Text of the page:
Using examples from his work, Jeff apoke about the differences among the forms in terms of the role of the writer, the ownership of the project, the craft, the collaborative process, the contract and ownership of one’s work, how to get your work seen, and how and how much writers are paid.
Here are two video highlights from the talk:
Jeff Baron Discusses Branching Out Into Theater
Jeff Baron Discusses Branching Out Into Books
By Jeremy Pikser, Vice President, Writers Guild of America, East (WGAE)
Newsflash: it’s hard and getting harder for most writers to work in films.
I won’t bore you with the reasons. You know them all. If you’re like me you fall to sleep (or fail to fall asleep) many nights listing them in your head.
The last thing anyone needs or wants is Guild rules to make it even harder. And as financing and technology have made lower and lower budgets both possible and necessary that has increasingly seemed to be the case.
The Minimum Basic Agreement, that thing that gives us our most basic protections regarding minimum payments, health and pension benefits, residuals, everything that makes a middle class life for professional screenwriters a possibility was designed to work in the context of the studio system.
Truly independent films and truly low budget films have never worked very well with the rules and requirements the Guild has managed to negotiate with the studios.
For many of us this has been a drag; a sad fact that has made making a living and writing what we want to write often at odds.
Several years ago the Guild pioneered a new “Low Budget Agreement” that made it much easier for producers to make lower budget films from scripts by guild writers, with initial compensation deferred and lower minimums. But it was only for sales of scripts written on spec.
Now. the new Low Budget Agreement makes it possible for independent, low budget films, to HIRE a writer to work, which, unlike the sales agreement, includes health and pension contributions. But more than that (and that’s a lot) it allows for much more freedom for writers.
On more than a couple of occasions, I’ve been approached by producers with a book or an idea that really appeals to me, one that I would love to write. But it’s obviously going to be a small, independent production by the very nature of the material. And there’s no way the budget can sustain the 85k or so required for a guild screenplay. You can’t really write it on spec—it’s not an original idea, the producer has to have some stake it in. Not legally, under guild rules, anyway. And how many of us have been put in the position of being forced into this kind of agreement where you work for nothing on script you don’t even own. Sucks, right?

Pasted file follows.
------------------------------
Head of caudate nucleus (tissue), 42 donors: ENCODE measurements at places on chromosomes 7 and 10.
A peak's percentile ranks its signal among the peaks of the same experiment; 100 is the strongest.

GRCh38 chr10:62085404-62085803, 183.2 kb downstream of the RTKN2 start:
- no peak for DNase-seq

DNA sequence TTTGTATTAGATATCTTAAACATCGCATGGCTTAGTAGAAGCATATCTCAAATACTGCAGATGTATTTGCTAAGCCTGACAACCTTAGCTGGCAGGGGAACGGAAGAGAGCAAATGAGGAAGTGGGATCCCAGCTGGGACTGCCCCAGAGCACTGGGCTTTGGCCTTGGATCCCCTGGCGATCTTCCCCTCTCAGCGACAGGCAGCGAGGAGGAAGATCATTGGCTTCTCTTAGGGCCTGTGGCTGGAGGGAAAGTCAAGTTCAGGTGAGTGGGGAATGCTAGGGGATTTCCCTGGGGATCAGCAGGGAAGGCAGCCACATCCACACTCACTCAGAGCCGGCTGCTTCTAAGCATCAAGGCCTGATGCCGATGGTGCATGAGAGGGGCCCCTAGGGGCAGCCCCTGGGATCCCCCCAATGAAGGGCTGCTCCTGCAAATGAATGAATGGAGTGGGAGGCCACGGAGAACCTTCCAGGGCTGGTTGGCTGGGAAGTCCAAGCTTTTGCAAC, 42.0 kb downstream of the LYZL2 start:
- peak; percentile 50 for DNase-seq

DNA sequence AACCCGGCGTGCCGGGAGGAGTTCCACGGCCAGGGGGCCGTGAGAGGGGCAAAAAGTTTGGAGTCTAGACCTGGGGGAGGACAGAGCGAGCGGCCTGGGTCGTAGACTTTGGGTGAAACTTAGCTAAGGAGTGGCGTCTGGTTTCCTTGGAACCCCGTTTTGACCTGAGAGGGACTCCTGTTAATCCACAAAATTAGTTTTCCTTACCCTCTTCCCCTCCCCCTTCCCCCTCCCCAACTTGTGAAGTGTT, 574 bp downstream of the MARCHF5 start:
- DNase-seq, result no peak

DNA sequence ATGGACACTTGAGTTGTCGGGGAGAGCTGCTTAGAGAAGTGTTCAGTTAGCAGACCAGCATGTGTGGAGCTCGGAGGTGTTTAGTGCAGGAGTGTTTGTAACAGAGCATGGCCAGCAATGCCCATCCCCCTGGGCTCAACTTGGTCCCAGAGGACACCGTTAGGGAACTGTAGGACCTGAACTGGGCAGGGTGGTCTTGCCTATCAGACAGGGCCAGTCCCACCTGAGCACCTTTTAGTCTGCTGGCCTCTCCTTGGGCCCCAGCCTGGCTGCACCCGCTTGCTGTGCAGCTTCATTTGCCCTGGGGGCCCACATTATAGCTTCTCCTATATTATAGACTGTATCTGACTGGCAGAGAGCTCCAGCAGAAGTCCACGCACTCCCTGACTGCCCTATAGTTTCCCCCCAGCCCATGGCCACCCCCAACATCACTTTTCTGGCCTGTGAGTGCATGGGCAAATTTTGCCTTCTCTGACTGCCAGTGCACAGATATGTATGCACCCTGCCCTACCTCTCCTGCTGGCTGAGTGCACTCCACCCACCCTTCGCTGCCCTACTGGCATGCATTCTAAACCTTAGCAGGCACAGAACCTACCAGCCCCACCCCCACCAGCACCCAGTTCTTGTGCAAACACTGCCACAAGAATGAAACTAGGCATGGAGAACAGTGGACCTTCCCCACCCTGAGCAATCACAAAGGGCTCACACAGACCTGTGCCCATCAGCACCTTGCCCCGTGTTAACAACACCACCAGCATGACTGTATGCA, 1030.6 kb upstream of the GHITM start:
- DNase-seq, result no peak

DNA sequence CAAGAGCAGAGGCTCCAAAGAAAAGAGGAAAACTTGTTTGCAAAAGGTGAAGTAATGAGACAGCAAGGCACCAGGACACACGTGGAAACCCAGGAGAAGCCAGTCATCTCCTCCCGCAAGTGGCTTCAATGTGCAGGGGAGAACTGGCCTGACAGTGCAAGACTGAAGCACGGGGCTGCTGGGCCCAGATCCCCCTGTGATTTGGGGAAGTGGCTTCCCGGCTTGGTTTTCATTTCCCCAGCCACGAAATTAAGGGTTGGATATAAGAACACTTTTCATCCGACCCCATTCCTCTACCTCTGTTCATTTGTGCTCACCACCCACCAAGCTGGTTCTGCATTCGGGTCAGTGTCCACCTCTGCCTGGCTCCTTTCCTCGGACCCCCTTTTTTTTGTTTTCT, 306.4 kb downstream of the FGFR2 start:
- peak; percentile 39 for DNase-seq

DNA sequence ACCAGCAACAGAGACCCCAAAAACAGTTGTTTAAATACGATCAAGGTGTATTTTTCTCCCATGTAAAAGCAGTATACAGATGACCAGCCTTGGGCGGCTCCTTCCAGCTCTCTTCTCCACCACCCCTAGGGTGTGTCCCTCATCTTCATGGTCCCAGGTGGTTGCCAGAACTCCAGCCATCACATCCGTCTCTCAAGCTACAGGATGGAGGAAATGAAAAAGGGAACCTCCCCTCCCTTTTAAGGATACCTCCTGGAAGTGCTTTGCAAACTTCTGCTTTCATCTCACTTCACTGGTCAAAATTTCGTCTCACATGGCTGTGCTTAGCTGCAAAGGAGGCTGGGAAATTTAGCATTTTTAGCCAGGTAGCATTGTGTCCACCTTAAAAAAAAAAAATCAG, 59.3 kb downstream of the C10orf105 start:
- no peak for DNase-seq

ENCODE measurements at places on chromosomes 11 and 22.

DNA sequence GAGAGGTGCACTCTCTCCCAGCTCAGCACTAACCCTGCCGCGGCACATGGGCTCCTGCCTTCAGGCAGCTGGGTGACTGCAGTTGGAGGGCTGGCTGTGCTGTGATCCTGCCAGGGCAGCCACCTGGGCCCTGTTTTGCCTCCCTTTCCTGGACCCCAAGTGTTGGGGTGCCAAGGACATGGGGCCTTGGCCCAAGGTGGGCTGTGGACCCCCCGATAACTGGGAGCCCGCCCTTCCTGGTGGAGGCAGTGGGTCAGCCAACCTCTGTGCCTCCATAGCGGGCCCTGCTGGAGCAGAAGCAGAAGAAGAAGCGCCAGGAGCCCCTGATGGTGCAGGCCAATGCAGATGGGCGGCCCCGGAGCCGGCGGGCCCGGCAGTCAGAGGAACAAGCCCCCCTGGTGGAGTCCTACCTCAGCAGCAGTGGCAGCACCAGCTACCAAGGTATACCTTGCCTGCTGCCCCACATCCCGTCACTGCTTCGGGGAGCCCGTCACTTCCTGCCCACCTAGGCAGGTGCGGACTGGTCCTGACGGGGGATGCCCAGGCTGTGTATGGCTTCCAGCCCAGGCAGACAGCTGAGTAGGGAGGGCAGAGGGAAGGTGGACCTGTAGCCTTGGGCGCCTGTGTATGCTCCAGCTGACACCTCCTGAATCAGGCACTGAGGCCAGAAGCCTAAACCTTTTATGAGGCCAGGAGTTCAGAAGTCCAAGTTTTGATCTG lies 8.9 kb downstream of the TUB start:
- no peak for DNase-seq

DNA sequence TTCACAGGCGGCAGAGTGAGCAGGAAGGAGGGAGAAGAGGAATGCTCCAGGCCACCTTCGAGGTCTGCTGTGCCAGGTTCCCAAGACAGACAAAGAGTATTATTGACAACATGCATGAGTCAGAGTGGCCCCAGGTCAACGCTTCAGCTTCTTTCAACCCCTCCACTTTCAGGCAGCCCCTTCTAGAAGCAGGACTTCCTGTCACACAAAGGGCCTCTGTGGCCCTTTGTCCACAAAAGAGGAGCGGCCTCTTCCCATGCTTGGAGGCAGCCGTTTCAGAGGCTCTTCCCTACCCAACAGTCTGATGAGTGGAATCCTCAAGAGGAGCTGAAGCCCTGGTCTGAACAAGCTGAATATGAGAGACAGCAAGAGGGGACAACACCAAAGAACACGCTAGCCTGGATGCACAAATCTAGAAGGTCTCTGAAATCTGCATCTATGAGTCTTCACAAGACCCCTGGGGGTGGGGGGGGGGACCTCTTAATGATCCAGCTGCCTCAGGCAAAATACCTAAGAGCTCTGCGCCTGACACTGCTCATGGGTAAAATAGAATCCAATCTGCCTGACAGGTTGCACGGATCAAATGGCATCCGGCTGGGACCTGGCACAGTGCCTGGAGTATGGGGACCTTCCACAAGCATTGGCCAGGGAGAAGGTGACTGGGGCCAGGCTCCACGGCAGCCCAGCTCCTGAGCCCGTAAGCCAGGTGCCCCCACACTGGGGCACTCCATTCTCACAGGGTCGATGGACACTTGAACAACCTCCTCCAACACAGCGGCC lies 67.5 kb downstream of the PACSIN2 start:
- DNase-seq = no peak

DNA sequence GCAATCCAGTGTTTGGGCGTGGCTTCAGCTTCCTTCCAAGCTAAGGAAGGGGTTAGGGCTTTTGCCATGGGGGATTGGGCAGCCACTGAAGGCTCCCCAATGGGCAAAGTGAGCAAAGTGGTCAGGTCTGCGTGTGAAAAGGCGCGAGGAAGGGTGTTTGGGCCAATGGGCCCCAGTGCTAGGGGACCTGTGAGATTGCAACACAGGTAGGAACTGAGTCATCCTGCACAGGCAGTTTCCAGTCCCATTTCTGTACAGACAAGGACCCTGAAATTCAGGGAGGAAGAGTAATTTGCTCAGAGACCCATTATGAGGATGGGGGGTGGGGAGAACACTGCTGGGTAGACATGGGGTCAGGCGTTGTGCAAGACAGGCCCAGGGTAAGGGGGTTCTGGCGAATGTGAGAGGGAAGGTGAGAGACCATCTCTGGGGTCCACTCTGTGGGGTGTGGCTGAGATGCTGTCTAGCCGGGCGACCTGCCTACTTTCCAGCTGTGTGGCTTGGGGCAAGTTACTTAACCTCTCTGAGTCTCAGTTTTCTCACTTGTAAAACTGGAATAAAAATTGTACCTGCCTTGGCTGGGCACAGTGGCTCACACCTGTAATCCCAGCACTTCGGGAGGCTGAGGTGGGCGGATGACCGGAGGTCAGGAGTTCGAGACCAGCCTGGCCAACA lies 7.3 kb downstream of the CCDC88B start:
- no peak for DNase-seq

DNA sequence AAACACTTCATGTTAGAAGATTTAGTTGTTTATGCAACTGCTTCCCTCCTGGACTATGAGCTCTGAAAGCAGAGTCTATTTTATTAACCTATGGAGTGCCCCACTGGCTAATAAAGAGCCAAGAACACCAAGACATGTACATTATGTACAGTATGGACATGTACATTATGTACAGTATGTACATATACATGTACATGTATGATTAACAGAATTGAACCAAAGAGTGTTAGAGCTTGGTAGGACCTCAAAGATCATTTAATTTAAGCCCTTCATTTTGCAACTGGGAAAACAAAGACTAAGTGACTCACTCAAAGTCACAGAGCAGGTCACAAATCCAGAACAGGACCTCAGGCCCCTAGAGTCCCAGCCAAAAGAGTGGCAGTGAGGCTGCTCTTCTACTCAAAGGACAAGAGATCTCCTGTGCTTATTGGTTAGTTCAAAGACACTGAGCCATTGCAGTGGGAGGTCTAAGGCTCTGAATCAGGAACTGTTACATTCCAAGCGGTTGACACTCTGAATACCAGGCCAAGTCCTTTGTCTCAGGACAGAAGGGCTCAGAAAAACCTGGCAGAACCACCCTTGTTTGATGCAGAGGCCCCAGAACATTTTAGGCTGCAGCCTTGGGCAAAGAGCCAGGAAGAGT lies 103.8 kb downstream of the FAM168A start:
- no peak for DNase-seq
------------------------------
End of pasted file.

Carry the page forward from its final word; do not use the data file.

Now, under the new Low Budget Agreement, a low budget, work for hire deal becomes possible.
The Guild’s new Low Budget Agreement includes:
- Lower budget breaks, including reduced minimums for projects under $200k.
- Opportunities for writers to receive health and pension contributions for their work on low budget films (unavailable under the previous low budget agreement).
- Option of work for hire or screenplay purchase contract.
- Option of upfront or deferred payments.
- Residuals and creative rights as established in the Guild’s Major Basic Agreement.
These new contract provisions are open to anyone working on a Guild covered, low budget project. Moreover, writers who live east of the Mississippi River and are not yet members of the WGAE can join the Guild on any project covered under the new Low Budget Agreement.
We at the WGAE don’t want to be in a different creative universe from the fantastic independent film community in NY and throughout the east. We have been and continue to find flexible, realistic ways to to work together making sure that filmmakers working at all levels of production have basic rights and protections.
Likewise, producers who want to work with WGA writers should not find the cost of doing so prohibitive for a small production. Writers, directors, producers of small budget, mini-budget, hell, even micro-budget films, the WGA wants to work with you to make Guild coverage work wherever possible.
For more information on using the Guild’s Low Budget Agreement please contact Ursula Lawrence at firstname.lastname@example.org or 212-767-7836.
To enter for a chance to win a pair of tickets to the 2014 Toronto Screenwriting Conference, tweet at @WGAEast with the number of years of protection writers get when they submit a script to WGAE Script Registration.
Don’t tweet? Don’t worry! Simply email your answer to email@example.com with the subject “Toronto Screenwriting Conference Contest” for a chance to win.